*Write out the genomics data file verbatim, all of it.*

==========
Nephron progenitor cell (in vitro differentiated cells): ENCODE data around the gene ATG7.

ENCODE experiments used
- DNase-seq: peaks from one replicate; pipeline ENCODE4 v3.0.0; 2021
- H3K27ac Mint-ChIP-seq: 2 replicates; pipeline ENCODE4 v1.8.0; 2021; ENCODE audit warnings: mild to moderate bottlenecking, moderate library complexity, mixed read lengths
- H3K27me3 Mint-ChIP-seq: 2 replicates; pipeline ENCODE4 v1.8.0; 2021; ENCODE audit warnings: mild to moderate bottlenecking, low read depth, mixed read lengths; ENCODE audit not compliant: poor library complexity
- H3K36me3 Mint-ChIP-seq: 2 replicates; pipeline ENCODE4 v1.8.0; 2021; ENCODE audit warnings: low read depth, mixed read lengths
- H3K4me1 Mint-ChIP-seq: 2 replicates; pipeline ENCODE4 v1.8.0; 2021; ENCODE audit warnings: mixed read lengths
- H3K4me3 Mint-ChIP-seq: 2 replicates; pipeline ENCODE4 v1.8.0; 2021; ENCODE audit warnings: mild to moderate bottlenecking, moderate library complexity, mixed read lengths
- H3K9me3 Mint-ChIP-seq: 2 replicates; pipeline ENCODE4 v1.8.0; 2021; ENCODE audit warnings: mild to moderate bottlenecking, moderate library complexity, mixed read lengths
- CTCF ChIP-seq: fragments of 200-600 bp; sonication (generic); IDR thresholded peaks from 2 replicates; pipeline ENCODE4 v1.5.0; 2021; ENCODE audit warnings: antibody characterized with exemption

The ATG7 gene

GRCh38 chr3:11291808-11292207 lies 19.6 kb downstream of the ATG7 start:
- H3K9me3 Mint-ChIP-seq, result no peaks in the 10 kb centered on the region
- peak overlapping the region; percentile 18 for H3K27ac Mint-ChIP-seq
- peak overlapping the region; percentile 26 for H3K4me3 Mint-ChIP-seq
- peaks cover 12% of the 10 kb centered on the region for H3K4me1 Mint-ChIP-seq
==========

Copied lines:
Nephron progenitor cell (in vitro differentiated cells): ENCODE data around the gene ATG7.

ENCODE experiments used
- DNase-seq: peaks from one replicate; pipeline ENCODE4 v3.0.0; 2021
- H3K27ac Mint-ChIP-seq: 2 replicates; pipeline ENCODE4 v1.8.0; 2021; ENCODE audit warnings: mild to moderate bottlenecking, moderate library complexity, mixed read lengths
- H3K27me3 Mint-ChIP-seq: 2 replicates; pipeline ENCODE4 v1.8.0; 2021; ENCODE audit warnings: mild to moderate bottlenecking, low read depth, mixed read lengths; ENCODE audit not compliant: poor library complexity
- H3K36me3 Mint-ChIP-seq: 2 replicates; pipeline ENCODE4 v1.8.0; 2021; ENCODE audit warnings: low read depth, mixed read lengths
- H3K4me1 Mint-ChIP-seq: 2 replicates; pipeline ENCODE4 v1.8.0; 2021; ENCODE audit warnings: mixed read lengths
- H3K4me3 Mint-ChIP-seq: 2 replicates; pipeline ENCODE4 v1.8.0; 2021; ENCODE audit warnings: mild to moderate bottlenecking, moderate library complexity, mixed read lengths
- H3K9me3 Mint-ChIP-seq: 2 replicates; pipeline ENCODE4 v1.8.0; 2021; ENCODE audit warnings: mild to moderate bottlenecking, moderate library complexity, mixed read lengths
- CTCF ChIP-seq: fragments of 200-600 bp; sonication (generic); IDR thresholded peaks from 2 replicates; pipeline ENCODE4 v1.5.0; 2021; ENCODE audit warnings: antibody characterized with exemption

The ATG7 gene

GRCh38 chr3:11291808-11292207 lies 19.6 kb downstream of the ATG7 start:
- H3K9me3 Mint-ChIP-seq, result no peaks in the 10 kb centered on the region
- peak overlapping the region; percentile 18 for H3K27ac Mint-ChIP-seq
- peak overlapping the region; percentile 26 for H3K4me3 Mint-ChIP-seq
- peaks cover 12% of the 10 kb centered on the region for H3K4me1 Mint-ChIP-seq